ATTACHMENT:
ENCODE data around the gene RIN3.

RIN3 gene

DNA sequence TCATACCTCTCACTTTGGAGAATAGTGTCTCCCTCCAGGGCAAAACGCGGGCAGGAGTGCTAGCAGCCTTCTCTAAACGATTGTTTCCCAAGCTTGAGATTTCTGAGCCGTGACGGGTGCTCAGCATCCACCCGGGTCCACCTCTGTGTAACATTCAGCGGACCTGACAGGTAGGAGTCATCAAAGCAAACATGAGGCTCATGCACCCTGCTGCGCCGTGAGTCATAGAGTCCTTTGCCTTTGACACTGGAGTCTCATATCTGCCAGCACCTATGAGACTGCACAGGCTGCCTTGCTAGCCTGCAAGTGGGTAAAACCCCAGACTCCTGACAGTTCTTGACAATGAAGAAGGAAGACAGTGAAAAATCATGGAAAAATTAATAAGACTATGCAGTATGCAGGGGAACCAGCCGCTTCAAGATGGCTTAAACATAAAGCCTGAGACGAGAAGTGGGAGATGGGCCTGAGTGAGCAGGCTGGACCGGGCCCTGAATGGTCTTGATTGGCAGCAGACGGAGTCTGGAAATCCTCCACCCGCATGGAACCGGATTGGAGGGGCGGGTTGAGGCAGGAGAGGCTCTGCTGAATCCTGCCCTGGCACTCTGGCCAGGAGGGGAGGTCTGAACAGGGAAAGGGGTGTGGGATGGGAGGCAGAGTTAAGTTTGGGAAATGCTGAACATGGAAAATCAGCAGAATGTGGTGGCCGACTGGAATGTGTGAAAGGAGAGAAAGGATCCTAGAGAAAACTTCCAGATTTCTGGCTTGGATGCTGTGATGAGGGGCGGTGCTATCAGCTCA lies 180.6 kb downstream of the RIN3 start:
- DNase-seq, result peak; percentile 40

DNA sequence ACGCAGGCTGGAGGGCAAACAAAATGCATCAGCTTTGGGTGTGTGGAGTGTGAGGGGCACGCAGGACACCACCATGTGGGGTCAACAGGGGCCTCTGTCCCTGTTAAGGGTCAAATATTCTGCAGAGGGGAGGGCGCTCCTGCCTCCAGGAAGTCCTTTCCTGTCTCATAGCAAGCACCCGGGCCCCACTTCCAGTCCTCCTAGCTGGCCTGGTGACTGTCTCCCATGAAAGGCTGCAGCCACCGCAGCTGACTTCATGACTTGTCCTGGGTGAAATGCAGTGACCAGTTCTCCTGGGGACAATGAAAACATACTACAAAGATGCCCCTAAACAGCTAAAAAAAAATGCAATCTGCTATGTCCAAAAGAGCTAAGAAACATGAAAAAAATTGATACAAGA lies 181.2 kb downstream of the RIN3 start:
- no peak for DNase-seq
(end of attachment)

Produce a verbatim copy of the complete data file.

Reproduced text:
ENCODE data around the gene RIN3.

RIN3 gene

DNA sequence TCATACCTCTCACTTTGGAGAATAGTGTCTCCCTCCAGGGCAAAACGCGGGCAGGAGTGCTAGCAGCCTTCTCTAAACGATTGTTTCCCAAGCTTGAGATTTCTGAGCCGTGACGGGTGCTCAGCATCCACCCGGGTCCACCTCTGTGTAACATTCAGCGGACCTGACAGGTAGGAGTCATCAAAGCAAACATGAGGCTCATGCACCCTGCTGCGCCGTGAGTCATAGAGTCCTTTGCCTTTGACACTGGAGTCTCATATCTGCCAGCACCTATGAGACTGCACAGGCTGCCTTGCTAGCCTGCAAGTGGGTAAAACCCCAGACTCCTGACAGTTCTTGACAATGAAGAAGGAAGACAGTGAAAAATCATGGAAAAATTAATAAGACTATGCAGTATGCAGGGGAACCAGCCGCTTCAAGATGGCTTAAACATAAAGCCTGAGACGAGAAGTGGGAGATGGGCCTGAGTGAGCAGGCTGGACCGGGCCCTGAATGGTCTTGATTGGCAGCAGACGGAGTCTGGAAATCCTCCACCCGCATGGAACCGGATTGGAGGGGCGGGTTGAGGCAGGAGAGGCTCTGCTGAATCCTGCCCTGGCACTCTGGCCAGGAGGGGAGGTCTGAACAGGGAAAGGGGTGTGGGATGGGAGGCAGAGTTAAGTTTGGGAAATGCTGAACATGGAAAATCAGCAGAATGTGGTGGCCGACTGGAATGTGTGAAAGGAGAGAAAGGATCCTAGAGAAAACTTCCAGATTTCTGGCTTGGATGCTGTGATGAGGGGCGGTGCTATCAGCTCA lies 180.6 kb downstream of the RIN3 start:
- DNase-seq, result peak; percentile 40

DNA sequence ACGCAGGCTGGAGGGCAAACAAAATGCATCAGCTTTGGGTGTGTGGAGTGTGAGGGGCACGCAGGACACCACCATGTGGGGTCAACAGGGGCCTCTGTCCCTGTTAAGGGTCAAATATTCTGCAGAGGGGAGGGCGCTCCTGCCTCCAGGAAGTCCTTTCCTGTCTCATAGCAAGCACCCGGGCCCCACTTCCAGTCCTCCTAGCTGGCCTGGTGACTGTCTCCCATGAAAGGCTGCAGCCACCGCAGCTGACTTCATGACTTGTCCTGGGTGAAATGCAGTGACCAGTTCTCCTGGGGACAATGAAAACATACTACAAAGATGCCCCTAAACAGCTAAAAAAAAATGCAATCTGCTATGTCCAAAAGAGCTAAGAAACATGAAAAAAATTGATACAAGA lies 181.2 kb downstream of the RIN3 start:
- no peak for DNase-seq